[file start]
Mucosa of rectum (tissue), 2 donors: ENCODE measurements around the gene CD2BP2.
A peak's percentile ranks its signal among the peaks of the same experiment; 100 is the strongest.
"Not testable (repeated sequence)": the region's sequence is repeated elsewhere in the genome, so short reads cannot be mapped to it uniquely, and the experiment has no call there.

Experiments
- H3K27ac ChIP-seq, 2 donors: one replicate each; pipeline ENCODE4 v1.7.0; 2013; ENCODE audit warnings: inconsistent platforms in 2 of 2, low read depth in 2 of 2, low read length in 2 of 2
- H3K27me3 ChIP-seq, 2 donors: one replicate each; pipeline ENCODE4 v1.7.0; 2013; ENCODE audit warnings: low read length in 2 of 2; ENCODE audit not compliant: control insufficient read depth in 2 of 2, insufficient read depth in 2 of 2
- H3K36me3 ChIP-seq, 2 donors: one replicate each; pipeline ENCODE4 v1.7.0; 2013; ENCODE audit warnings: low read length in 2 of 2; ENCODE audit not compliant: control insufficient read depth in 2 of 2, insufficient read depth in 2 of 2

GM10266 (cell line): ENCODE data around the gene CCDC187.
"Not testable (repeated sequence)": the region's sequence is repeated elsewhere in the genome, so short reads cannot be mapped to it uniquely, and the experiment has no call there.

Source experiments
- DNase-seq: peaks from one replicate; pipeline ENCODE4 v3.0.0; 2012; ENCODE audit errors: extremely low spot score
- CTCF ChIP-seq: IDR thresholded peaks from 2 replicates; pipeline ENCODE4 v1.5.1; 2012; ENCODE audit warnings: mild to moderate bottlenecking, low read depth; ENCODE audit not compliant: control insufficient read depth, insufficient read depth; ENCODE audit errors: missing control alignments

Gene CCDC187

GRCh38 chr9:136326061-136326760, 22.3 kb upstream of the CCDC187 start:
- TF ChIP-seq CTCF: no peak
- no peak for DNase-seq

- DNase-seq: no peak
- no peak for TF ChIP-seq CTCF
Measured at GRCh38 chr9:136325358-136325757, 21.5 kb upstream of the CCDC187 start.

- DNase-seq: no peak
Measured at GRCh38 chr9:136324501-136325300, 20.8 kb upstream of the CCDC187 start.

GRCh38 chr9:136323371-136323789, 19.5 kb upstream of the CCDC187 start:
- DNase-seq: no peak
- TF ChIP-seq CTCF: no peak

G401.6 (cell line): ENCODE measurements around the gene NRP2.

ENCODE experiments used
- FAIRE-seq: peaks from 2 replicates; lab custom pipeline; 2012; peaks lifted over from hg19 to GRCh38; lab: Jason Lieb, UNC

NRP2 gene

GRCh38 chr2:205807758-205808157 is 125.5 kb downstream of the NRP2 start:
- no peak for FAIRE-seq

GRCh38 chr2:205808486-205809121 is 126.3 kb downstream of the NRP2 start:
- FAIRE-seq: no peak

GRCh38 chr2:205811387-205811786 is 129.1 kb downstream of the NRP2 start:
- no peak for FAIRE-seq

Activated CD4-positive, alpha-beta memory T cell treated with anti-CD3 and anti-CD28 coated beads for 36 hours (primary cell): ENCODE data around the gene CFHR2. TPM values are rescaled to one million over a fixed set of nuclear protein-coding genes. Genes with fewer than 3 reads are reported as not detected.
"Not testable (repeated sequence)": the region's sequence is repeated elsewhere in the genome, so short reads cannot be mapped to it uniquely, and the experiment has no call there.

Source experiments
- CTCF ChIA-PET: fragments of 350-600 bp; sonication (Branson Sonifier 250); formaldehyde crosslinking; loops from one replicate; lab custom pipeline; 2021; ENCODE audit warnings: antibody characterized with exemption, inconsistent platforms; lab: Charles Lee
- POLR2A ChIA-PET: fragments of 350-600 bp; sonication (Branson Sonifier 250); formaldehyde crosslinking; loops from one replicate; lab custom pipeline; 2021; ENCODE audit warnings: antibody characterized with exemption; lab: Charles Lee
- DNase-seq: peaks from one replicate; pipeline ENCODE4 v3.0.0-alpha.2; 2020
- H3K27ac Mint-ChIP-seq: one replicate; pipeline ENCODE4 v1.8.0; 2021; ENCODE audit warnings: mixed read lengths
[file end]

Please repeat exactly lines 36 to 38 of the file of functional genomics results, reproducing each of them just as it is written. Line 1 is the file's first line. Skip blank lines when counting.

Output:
"Not testable (repeated sequence)": the region's sequence is repeated elsewhere in the genome, so short reads cannot be mapped to it uniquely, and the experiment has no call there.

Source experiments
- CTCF ChIA-PET: fragments of 350-600 bp; sonication (Branson Sonifier 250); formaldehyde crosslinking; loops from one replicate; lab custom pipeline; 2021; ENCODE audit warnings: antibody characterized with exemption, inconsistent platforms; lab: Charles Lee